In something of a role reversal, Gucci has been slapped with a lawsuit by notorious copycat retailer Forever 21. According to the Los Angeles-based fast fashion giant’s lawsuit, which was filed this week in the U.S. District Court for the Central District of California, Gucci has repeatedly threatened to sue Forever 21 for using an array of its registered trademarks. As a result, Forever 21 is taking the matter to court to wage war against the famed Italian design house.
According to Forever 21’s complaint, in which the retailer calls itself an “American success story,” Gucci first sent Forever 21 a cease and desist letter in December 2016, in which Gucci demanded that Forever 21 cease all sales of garments and accessories bearing blue-red-blue and green-red-green stripes – as Gucci maintains federal trademark protection for those specific stripe combinations (and has for some time now, with registrations dating back to 1988).
The initial letter was followed by two more letters from Gucci in January and February 2017, respectively, threatening to file suit if Forever 21 did not remove the garments and accessories at issue, namely, three bomber jackets, one sweater, and a choker necklace, from its stores and e-commerce websites.
Forever 21 has since followed up by filing a declaratory judgment action against Gucci, asking a federal court in California to declare that its garments are not infringing Gucci’s striped marks, and as a result, Gucci does not have a case for trademark infringement. (For the uninitiated, a declaratory judgment is a binding judgment from a court defining the legal relationship between parties and their rights in the matter before the court. It asserts the court’s authoritative opinion regarding the exact nature of the legal matter without requiring the parties to do anything).
And in case that is not enough, Forever 21’s lawsuit calls for the Gucci trademark registrations at issue (at least nine different trademark registrations) to be cancelled and any pending applications for related marks to be terminated.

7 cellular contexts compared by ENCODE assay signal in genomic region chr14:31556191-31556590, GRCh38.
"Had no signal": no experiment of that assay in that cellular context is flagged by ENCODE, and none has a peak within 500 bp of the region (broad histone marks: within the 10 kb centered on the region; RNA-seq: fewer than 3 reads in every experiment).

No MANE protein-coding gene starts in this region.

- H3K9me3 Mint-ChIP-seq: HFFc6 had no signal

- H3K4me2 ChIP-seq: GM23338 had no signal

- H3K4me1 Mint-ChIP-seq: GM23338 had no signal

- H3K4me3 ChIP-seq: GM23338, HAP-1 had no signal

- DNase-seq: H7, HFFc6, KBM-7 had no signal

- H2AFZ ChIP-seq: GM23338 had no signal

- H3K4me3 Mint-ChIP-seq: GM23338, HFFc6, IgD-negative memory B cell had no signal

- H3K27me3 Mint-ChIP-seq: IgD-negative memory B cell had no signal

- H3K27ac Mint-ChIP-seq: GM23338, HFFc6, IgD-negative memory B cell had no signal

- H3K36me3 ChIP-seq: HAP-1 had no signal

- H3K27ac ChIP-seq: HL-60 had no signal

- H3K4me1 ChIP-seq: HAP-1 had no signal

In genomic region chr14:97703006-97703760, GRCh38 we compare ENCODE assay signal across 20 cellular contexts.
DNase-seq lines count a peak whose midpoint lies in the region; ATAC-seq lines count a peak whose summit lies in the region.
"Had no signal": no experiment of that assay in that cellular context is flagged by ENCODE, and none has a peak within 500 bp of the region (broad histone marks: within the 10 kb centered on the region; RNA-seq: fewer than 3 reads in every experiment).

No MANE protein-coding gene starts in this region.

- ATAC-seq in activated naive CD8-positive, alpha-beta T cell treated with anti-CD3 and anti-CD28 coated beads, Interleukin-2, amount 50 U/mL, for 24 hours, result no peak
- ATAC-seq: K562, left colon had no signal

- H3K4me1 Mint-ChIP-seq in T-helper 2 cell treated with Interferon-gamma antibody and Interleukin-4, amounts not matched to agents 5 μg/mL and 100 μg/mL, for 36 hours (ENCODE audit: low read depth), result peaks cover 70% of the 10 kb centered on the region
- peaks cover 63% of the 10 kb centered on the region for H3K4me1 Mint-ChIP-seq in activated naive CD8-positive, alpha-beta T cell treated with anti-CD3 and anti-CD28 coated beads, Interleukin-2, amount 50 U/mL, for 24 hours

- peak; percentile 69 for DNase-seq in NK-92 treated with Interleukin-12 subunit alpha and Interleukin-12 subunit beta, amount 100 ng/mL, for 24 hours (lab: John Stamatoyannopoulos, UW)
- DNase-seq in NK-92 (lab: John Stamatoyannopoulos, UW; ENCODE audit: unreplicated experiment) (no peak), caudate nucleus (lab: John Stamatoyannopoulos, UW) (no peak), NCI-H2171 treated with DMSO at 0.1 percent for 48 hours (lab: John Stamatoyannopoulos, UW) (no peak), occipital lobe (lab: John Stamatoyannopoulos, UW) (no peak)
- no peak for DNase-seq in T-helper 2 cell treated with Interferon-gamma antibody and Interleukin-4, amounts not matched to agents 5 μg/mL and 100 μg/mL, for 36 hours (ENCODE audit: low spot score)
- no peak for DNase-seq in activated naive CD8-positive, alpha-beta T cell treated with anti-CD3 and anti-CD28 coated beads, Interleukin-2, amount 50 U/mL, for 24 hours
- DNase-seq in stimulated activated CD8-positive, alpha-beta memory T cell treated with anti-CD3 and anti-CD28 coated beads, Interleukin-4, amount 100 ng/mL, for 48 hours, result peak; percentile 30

Forever 21 alleges in its lawsuit, “Many clothing and accessory items adorned with decorative stripes colored blue-red-blue or green-red-green are sold by countless third parties … The colors red, blue, and green, and stripe designs, are among the most favorite, popular and widely used colors and design features on clothing.”
With that in mind, it states that “Gucci should not be allowed to claim that Gucci, alone, has a monopoly on all blue-red-blue and green-red-green striped clothing and accessory items.”
Moreover, the fast fashion giant attempts to disprove Gucci’s trademark infringement claims (which rely on the concept that consumers will be confused as to the source of the allegedly infringing garments and accessories – i.e., will think Forever 21’s striped products are somehow affiliated with Gucci), stating: “Consumers are not likely to be confused into believing the Striped Products sold in Forever 21’s stores by Forever 21 are manufactured by, sponsored by, authorized by, or otherwise associated or affiliated with Gucci.”
According to a statement from Gucci, provided exclusively to TFL on Tuesday: “Forever 21’s reputation for being accused of profiting from the trademarks and copyrights of others, including Gucci, is well established.”
The Gucci spokesman further stated: “Now, in an effort to distract from its own blatant infringements, Forever 21 is attempting to attack some of Gucci’s most famous and iconic trademarks. This will not deter Gucci from pursuing its own claims against Forever 21 as port of its ongoing commitment to the vigorous protection of its valuable intellectual property rights and distinctive brand identity.”
The move comes on the heels of Forever 21 filing a similar suit this past March against German sportswear giant, adidas. In that suit, Forever 21 alleged that it has repeatedly “fallen victim to adidas’s threats [of trademark infringement litigation] … Since 2006, adidas has commenced a pattern of complaining about striped apparel sold by Forever 21, and it has steadfastly increased its threats to encompass virtually any item of clothing with decorative stripes.”
That matter is still underway before the U.S. District Court for the Central District of California, as is the trade dress, copyright and design patent infringement lawsuit that Puma filed against Forever 21 earlier this year, alleging that the notorious copycat infringed a number of footwear styles from Rihanna’s collection for Puma.
Representatives for Forever 21 were not immediately available for comment.
* The case is Forever 21, Inc. v. Gucci America, Inc., et al., 2:17-cv-04706 (C.D.Cal).